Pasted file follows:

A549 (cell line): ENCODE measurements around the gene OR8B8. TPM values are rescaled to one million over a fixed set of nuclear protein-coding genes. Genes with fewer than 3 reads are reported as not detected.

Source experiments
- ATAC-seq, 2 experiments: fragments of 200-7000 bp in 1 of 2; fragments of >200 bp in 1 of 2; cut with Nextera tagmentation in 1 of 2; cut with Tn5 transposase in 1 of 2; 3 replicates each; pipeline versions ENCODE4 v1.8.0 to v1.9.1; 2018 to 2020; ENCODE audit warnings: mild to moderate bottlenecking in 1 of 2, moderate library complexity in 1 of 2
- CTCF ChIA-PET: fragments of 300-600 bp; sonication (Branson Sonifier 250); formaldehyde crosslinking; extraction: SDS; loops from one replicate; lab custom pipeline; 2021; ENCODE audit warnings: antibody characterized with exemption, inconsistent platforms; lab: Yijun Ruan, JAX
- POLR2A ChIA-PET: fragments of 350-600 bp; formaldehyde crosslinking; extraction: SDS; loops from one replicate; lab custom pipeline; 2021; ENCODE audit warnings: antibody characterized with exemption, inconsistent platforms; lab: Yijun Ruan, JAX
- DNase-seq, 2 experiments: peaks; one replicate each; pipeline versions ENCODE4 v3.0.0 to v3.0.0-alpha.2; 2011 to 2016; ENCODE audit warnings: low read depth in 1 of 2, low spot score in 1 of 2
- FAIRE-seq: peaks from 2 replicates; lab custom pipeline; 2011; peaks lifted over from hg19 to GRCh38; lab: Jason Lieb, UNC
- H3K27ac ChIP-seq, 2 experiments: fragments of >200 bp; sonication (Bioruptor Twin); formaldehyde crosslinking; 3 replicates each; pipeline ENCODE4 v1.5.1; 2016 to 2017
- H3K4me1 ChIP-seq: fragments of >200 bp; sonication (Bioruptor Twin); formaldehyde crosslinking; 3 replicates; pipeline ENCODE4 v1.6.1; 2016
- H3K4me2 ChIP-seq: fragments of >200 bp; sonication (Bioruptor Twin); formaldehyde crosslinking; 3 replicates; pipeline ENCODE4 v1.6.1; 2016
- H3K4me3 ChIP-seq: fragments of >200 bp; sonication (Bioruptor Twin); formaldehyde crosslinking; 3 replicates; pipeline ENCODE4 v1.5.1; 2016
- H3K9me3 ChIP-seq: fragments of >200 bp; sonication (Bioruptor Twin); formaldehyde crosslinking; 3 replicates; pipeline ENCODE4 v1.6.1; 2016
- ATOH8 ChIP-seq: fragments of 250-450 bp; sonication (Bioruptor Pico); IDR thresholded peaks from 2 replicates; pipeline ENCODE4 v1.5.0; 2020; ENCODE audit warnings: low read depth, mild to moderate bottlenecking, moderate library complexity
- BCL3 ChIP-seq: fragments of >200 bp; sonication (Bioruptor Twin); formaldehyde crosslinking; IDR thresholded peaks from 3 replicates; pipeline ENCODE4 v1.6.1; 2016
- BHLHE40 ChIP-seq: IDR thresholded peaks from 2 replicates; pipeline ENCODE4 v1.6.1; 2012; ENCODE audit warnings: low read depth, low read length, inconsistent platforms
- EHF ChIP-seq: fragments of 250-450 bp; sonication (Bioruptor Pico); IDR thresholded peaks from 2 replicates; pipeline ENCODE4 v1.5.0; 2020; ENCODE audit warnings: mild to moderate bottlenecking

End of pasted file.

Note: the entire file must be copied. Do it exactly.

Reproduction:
A549 (cell line): ENCODE measurements around the gene OR8B8. TPM values are rescaled to one million over a fixed set of nuclear protein-coding genes. Genes with fewer than 3 reads are reported as not detected.

Source experiments
- ATAC-seq, 2 experiments: fragments of 200-7000 bp in 1 of 2; fragments of >200 bp in 1 of 2; cut with Nextera tagmentation in 1 of 2; cut with Tn5 transposase in 1 of 2; 3 replicates each; pipeline versions ENCODE4 v1.8.0 to v1.9.1; 2018 to 2020; ENCODE audit warnings: mild to moderate bottlenecking in 1 of 2, moderate library complexity in 1 of 2
- CTCF ChIA-PET: fragments of 300-600 bp; sonication (Branson Sonifier 250); formaldehyde crosslinking; extraction: SDS; loops from one replicate; lab custom pipeline; 2021; ENCODE audit warnings: antibody characterized with exemption, inconsistent platforms; lab: Yijun Ruan, JAX
- POLR2A ChIA-PET: fragments of 350-600 bp; formaldehyde crosslinking; extraction: SDS; loops from one replicate; lab custom pipeline; 2021; ENCODE audit warnings: antibody characterized with exemption, inconsistent platforms; lab: Yijun Ruan, JAX
- DNase-seq, 2 experiments: peaks; one replicate each; pipeline versions ENCODE4 v3.0.0 to v3.0.0-alpha.2; 2011 to 2016; ENCODE audit warnings: low read depth in 1 of 2, low spot score in 1 of 2
- FAIRE-seq: peaks from 2 replicates; lab custom pipeline; 2011; peaks lifted over from hg19 to GRCh38; lab: Jason Lieb, UNC
- H3K27ac ChIP-seq, 2 experiments: fragments of >200 bp; sonication (Bioruptor Twin); formaldehyde crosslinking; 3 replicates each; pipeline ENCODE4 v1.5.1; 2016 to 2017
- H3K4me1 ChIP-seq: fragments of >200 bp; sonication (Bioruptor Twin); formaldehyde crosslinking; 3 replicates; pipeline ENCODE4 v1.6.1; 2016
- H3K4me2 ChIP-seq: fragments of >200 bp; sonication (Bioruptor Twin); formaldehyde crosslinking; 3 replicates; pipeline ENCODE4 v1.6.1; 2016
- H3K4me3 ChIP-seq: fragments of >200 bp; sonication (Bioruptor Twin); formaldehyde crosslinking; 3 replicates; pipeline ENCODE4 v1.5.1; 2016
- H3K9me3 ChIP-seq: fragments of >200 bp; sonication (Bioruptor Twin); formaldehyde crosslinking; 3 replicates; pipeline ENCODE4 v1.6.1; 2016
- ATOH8 ChIP-seq: fragments of 250-450 bp; sonication (Bioruptor Pico); IDR thresholded peaks from 2 replicates; pipeline ENCODE4 v1.5.0; 2020; ENCODE audit warnings: low read depth, mild to moderate bottlenecking, moderate library complexity
- BCL3 ChIP-seq: fragments of >200 bp; sonication (Bioruptor Twin); formaldehyde crosslinking; IDR thresholded peaks from 3 replicates; pipeline ENCODE4 v1.6.1; 2016
- BHLHE40 ChIP-seq: IDR thresholded peaks from 2 replicates; pipeline ENCODE4 v1.6.1; 2012; ENCODE audit warnings: low read depth, low read length, inconsistent platforms
- EHF ChIP-seq: fragments of 250-450 bp; sonication (Bioruptor Pico); IDR thresholded peaks from 2 replicates; pipeline ENCODE4 v1.5.0; 2020; ENCODE audit warnings: mild to moderate bottlenecking